Organic Apple Production Grows in Iowa
Kathleen Delate, Faculty, Agronomy & Horticulture Departments
Organic apple production constitutes one of the most intensively managed systems in organic agriculture because of the need to monitor and manage several pests, including codling moth, plum curculio, apple maggot, apple scab, and cedar apple rust. Minimal information was available in Iowa to assist producers who requested trainings to rapidly acquire knowledge and skills to develop organic apple production protocols.
- Organize meetings of professional experts in organic apple production to determine best methods for managing insects and diseases in Iowa
- Establish on-farm sites to evaluate organic apple production in Iowa
- Evaluate alternative pest management methods to increase organic apple production in Iowa
- Disseminate information on organic apple production to commercial and home audiences
The Iowa State University Extension Organic Ag Program organized the first Organic Fruit Crops Colloquium
at the American Society of Horticultural Sciences conference in July 2006 to convene pertinent researchers across the U.S. to inform Midwest organic apple growers. In addition, Dr. Delate served on the planning committee and was a keynote speaker at the Third International Organic Tree Fruit Conference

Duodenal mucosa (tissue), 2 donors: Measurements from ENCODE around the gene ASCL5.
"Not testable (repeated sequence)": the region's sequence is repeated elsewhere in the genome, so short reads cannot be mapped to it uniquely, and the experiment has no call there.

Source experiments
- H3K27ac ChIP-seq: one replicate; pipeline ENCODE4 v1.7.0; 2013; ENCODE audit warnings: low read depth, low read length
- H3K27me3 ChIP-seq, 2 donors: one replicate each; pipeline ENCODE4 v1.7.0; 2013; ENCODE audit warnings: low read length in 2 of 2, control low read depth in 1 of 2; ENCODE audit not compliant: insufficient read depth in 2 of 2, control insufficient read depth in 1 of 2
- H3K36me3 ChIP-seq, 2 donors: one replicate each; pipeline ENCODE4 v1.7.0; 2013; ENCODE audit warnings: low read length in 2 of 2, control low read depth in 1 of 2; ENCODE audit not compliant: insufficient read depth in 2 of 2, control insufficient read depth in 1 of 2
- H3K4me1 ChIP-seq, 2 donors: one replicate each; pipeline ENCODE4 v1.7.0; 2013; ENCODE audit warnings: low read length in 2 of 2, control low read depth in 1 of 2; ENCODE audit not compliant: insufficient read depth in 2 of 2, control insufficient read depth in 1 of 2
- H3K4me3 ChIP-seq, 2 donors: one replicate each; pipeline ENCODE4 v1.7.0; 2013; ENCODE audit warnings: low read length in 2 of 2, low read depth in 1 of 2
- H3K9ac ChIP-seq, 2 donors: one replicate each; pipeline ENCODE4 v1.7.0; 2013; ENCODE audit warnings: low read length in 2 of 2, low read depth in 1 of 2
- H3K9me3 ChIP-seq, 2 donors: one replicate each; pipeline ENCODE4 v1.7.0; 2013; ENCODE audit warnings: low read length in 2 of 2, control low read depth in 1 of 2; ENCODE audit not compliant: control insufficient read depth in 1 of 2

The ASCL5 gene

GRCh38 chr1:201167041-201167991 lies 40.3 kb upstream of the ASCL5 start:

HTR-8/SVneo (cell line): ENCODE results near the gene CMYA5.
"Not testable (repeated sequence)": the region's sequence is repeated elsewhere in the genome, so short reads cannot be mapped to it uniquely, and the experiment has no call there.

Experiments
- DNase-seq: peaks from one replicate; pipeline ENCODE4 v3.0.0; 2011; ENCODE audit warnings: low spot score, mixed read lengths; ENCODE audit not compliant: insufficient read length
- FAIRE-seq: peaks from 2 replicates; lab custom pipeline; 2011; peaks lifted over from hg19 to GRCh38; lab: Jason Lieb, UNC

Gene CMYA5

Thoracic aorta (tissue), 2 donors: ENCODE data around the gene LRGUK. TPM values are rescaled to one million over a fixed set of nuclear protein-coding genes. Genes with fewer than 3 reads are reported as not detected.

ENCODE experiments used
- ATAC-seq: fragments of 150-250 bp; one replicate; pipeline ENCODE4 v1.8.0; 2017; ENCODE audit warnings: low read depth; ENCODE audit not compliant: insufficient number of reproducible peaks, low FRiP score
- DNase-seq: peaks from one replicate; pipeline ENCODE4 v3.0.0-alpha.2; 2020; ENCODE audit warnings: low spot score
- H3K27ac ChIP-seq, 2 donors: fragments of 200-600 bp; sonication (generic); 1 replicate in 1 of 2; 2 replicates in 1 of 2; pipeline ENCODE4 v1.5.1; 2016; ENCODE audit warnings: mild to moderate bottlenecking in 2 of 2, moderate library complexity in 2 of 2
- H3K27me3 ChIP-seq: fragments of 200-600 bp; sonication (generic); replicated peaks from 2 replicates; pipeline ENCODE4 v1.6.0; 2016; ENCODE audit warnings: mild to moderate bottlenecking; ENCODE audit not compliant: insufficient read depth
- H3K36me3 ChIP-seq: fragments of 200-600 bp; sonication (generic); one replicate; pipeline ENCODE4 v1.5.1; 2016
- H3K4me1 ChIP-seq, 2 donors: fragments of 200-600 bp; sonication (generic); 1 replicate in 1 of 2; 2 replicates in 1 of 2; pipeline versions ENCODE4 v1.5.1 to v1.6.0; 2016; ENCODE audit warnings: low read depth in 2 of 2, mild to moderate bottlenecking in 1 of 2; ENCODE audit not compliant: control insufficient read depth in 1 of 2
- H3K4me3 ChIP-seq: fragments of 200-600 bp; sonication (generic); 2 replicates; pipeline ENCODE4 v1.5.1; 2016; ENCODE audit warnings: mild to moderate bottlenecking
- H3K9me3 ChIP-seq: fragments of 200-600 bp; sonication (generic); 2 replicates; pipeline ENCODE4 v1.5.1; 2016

at Michigan State University in March 2007, where over 100 participants, including Iowa growers, gathered to review the latest research results to aid their operations. Iowa growers identified a research agenda that will be used to inform federal funding agencies as they develop calls for proposals in 2007. An Extension publication, Producing and Processing Organic Apples
, was also developed to assist growers.
Results of this research and extension program included disseminating information to 200 clientele through presentations at extension meetings and conferences. For farmers utilizing organic practices, savings from avoiding petroleum-based fertilizers and pesticides in growing organic crops will result in input cost savings of $300/acre.
Results of these efforts also include a reduction in persistent pesticides, disallowed in organic production; lower nitrate pollution as a result of less highly mobile nitrogen applied to orchards; increased beneficial insect populations from less pesticides; and increased income from organic premiums for certified fruit.
130 Commercial and Consumer Horticulture
Page last updated:
August 2, 2007
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